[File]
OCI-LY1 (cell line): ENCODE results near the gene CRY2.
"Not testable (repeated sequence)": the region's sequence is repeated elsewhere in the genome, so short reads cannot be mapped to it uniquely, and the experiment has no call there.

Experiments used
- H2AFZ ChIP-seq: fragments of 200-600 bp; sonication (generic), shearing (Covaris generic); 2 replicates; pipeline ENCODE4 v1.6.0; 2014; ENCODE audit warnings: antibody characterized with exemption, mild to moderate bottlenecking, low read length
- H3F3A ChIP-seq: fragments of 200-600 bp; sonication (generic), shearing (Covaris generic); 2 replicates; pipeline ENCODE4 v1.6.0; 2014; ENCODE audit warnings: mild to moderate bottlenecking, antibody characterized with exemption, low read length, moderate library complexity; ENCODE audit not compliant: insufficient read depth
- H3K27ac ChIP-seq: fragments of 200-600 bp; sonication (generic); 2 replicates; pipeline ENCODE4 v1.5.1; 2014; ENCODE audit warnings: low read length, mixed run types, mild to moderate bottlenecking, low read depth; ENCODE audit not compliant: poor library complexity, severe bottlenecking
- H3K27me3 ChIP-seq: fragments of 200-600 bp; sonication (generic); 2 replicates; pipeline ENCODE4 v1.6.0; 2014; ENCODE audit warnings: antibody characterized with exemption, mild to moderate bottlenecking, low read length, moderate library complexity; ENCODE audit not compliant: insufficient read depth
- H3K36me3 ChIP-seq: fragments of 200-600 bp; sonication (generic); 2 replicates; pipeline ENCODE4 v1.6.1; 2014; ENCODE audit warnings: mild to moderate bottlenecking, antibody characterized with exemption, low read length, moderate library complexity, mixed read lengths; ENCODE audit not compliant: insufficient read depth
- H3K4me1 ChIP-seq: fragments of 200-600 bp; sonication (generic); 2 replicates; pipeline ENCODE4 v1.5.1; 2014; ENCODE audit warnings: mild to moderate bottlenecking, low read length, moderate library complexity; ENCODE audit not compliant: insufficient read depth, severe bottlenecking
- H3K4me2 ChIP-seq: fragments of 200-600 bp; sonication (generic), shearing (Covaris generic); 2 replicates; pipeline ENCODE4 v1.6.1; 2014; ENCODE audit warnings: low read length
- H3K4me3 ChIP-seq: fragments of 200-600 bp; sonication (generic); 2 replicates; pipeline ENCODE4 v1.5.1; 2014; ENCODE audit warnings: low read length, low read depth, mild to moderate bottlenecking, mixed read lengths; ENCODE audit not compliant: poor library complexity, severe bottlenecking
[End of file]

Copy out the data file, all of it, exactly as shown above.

OCI-LY1 (cell line): ENCODE results near the gene CRY2.
"Not testable (repeated sequence)": the region's sequence is repeated elsewhere in the genome, so short reads cannot be mapped to it uniquely, and the experiment has no call there.

Experiments used
- H2AFZ ChIP-seq: fragments of 200-600 bp; sonication (generic), shearing (Covaris generic); 2 replicates; pipeline ENCODE4 v1.6.0; 2014; ENCODE audit warnings: antibody characterized with exemption, mild to moderate bottlenecking, low read length
- H3F3A ChIP-seq: fragments of 200-600 bp; sonication (generic), shearing (Covaris generic); 2 replicates; pipeline ENCODE4 v1.6.0; 2014; ENCODE audit warnings: mild to moderate bottlenecking, antibody characterized with exemption, low read length, moderate library complexity; ENCODE audit not compliant: insufficient read depth
- H3K27ac ChIP-seq: fragments of 200-600 bp; sonication (generic); 2 replicates; pipeline ENCODE4 v1.5.1; 2014; ENCODE audit warnings: low read length, mixed run types, mild to moderate bottlenecking, low read depth; ENCODE audit not compliant: poor library complexity, severe bottlenecking
- H3K27me3 ChIP-seq: fragments of 200-600 bp; sonication (generic); 2 replicates; pipeline ENCODE4 v1.6.0; 2014; ENCODE audit warnings: antibody characterized with exemption, mild to moderate bottlenecking, low read length, moderate library complexity; ENCODE audit not compliant: insufficient read depth
- H3K36me3 ChIP-seq: fragments of 200-600 bp; sonication (generic); 2 replicates; pipeline ENCODE4 v1.6.1; 2014; ENCODE audit warnings: mild to moderate bottlenecking, antibody characterized with exemption, low read length, moderate library complexity, mixed read lengths; ENCODE audit not compliant: insufficient read depth
- H3K4me1 ChIP-seq: fragments of 200-600 bp; sonication (generic); 2 replicates; pipeline ENCODE4 v1.5.1; 2014; ENCODE audit warnings: mild to moderate bottlenecking, low read length, moderate library complexity; ENCODE audit not compliant: insufficient read depth, severe bottlenecking
- H3K4me2 ChIP-seq: fragments of 200-600 bp; sonication (generic), shearing (Covaris generic); 2 replicates; pipeline ENCODE4 v1.6.1; 2014; ENCODE audit warnings: low read length
- H3K4me3 ChIP-seq: fragments of 200-600 bp; sonication (generic); 2 replicates; pipeline ENCODE4 v1.5.1; 2014; ENCODE audit warnings: low read length, low read depth, mild to moderate bottlenecking, mixed read lengths; ENCODE audit not compliant: poor library complexity, severe bottlenecking